The argument over violence in media is an old one. Since Junior High School I have been cognitive of the whole issue. As far as I am concerned, violence in media does not make one any more or any less violent than anyone else. I believe the media can only affect those who allow it. All individuals have a choice when it comes to committing violent acts. To say media makes our children more violent is like saying jaywalking makes adults’ hardened criminals. The two do not add up so simplistically. Still, aside from individual choice and individual responsibility, I am troubled by the rhetoric being spewed by the older generations. Though they continuously attack violence in media for the sake of the young, they are in fact, attacking the young themselves. By trying to rid media of violence, the older generations are stating that the younger generation simply cannot tell right from wrong. This is utterly ridiculous. Why is the older generation quick to point out how much more violent and aggressive the younger generation is and yet not point out the good qualities as well? Last time I checked, the younger generation is also more tolerant and accepting. Why do we only hear the bad of the young and not the good? What’s more, unless I’m completely and utterly insane, most of the world’s problems are directly connected to the actions of the older generations. Who is allowing for all the atrocities across the world? Children? No. Who are continuously building up nuclear armaments and parading around to other nations, taunting them? Children? No. Who control the political arena, the media and the law enforcement agencies? Children? No. Who allowed for the tragic events on Sept 11 to be carried out? Children? No. Who let the war in Iraq start and drag on for so many years? Children? No. The older generations preach about the strides they have made (and they have made numerous contributions, no doubt about that), but they are not completely void of blood on their hands. They are not the top echelon of morality and equality for all humanity. No one is. Yet there is this prevailing message that because they come from a time where viewing television was not widespread (mostly because it did not exist or it was limited), they are so much more stable than the young of today. This is pure fantasy. Despite not having viewed as much television, many of the older generations committed horrific crimes. Many more did not. Shouldn’t the younger generation be given the same respect and allowed to choice for themselves? Isn’t true democracy built upon expanding viewpoints and ideas instead of restricting individuals in how to see, hear, smell, taste and think? Are all young nothing but mindless animals that must be washed and fed, but never allowed to run loose?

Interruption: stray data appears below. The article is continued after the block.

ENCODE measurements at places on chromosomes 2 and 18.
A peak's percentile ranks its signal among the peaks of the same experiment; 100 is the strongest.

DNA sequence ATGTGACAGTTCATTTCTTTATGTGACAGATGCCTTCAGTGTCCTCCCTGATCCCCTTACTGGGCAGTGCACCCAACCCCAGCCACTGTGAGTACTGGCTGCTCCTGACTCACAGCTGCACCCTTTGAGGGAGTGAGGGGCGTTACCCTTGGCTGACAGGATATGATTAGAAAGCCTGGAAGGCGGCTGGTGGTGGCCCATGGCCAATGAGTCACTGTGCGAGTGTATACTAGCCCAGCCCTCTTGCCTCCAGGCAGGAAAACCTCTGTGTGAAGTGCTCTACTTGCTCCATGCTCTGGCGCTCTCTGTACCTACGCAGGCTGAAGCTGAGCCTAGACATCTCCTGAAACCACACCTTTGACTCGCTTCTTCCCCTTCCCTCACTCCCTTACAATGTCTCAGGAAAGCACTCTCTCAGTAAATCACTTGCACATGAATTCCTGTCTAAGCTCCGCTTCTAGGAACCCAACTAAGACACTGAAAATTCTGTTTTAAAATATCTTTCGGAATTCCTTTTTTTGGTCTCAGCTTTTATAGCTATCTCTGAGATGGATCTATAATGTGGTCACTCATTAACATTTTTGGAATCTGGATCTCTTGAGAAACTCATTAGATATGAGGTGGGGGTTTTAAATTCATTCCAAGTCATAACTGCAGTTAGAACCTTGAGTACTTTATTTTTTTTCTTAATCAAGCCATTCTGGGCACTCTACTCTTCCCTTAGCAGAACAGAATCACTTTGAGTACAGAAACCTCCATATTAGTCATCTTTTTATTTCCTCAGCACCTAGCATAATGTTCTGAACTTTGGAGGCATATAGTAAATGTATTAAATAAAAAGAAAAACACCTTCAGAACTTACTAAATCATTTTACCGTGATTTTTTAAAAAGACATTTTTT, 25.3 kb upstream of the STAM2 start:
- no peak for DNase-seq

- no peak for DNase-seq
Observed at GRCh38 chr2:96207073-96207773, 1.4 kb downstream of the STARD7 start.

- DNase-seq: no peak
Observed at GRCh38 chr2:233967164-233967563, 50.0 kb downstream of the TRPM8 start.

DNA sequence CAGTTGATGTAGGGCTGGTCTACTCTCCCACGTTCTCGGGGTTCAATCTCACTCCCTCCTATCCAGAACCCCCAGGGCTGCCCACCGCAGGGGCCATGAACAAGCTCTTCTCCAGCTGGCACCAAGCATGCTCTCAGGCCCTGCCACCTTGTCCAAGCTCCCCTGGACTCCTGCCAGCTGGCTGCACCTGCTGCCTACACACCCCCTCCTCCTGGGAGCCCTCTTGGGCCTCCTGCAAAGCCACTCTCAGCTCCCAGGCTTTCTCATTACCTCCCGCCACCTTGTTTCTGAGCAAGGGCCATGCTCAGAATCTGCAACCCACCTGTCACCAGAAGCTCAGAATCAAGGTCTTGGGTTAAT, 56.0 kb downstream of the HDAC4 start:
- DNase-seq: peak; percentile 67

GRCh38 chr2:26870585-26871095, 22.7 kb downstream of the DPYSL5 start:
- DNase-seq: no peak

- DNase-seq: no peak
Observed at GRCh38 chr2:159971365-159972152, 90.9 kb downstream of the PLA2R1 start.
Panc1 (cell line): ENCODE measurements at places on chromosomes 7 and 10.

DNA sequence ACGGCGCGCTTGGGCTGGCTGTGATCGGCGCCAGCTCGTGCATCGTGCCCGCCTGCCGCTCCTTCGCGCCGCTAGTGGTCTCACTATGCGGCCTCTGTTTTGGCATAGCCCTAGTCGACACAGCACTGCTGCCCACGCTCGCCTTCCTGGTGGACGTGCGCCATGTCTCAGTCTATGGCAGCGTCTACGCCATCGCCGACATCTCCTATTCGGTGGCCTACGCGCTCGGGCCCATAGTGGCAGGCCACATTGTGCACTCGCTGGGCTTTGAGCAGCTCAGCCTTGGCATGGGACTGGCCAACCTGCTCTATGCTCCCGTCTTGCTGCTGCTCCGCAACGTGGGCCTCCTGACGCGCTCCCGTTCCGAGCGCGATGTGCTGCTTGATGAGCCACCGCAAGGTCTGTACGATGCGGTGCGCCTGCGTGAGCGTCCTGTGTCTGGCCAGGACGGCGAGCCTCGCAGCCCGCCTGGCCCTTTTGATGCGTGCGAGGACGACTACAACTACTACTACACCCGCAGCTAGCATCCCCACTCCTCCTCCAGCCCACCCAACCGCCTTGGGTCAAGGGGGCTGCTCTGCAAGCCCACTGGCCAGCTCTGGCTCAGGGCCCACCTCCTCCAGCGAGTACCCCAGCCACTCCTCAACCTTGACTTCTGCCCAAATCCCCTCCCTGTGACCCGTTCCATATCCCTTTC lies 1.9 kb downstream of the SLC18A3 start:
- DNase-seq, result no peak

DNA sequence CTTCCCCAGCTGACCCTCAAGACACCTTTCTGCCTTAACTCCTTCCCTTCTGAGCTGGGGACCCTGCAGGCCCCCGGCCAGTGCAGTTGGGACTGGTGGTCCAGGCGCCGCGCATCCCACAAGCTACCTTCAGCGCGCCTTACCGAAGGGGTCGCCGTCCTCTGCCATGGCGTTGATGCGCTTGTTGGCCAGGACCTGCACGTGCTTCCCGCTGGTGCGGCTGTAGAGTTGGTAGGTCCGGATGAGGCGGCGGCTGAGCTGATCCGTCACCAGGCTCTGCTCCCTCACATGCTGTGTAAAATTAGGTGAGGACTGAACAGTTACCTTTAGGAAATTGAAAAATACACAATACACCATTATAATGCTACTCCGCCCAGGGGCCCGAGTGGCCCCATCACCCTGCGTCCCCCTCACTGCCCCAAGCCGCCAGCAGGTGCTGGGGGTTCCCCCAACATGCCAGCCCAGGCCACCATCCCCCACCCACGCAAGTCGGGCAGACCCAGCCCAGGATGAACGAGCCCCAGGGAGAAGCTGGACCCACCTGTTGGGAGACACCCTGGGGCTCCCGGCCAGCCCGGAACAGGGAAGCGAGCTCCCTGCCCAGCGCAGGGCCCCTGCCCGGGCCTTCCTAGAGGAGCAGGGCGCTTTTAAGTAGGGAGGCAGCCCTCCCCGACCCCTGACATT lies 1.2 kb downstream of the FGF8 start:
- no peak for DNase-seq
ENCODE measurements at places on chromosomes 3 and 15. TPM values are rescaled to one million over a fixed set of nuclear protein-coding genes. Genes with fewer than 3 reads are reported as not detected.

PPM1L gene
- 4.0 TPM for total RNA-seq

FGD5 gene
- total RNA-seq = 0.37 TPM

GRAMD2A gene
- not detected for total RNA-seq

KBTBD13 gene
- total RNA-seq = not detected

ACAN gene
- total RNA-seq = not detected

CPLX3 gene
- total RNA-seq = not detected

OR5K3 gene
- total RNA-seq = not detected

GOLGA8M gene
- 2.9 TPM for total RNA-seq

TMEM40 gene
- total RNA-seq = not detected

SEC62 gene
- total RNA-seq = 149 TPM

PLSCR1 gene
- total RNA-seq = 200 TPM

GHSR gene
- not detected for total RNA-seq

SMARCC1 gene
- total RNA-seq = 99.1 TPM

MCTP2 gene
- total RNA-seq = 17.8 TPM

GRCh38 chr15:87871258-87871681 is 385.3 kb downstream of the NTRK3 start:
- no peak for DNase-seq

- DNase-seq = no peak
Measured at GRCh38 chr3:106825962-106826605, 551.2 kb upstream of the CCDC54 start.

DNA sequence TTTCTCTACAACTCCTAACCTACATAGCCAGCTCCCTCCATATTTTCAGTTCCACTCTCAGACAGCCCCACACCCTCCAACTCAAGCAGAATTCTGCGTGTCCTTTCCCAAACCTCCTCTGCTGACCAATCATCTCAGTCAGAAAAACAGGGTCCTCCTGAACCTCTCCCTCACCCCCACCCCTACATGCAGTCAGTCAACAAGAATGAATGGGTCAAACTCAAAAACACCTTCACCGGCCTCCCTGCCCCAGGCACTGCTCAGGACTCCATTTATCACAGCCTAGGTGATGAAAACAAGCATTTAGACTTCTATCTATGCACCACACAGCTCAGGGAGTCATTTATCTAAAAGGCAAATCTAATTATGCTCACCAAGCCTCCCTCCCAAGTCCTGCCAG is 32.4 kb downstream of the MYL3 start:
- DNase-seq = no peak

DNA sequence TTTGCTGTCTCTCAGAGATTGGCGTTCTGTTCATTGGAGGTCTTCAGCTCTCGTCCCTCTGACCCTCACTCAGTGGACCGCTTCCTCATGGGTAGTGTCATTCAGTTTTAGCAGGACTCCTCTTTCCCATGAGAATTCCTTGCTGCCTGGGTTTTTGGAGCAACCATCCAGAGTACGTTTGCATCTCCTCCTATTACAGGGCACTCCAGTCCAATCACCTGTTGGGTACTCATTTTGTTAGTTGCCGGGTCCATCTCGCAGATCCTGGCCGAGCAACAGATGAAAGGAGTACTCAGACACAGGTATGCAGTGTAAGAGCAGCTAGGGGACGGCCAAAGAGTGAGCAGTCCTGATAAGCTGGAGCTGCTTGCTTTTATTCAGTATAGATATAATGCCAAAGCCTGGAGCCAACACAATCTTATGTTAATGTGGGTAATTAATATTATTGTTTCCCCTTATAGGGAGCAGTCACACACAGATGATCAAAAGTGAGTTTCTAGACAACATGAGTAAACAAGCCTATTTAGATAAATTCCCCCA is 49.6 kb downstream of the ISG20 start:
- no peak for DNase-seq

I would like to end this article by quoting a scene from the Simpsons (which itself has garnered some critique for its depiction of violence). The scene is from Season Two and is the episode entitled, “Itchy, Scratchy & Marge.”
Meyers: I did a little research and I discovered a startling thing...There was violence in the past, long before cartoons were invented.
Kent: I see. Fascinating.
Meyers: Yeah, and know something, Karl? The Crusades, for instance. Tremendous violence, many people killed, the darned thing went on for thirty years.
Kent: And this was before cartoons were invented?
Meyers: That's right, Kent.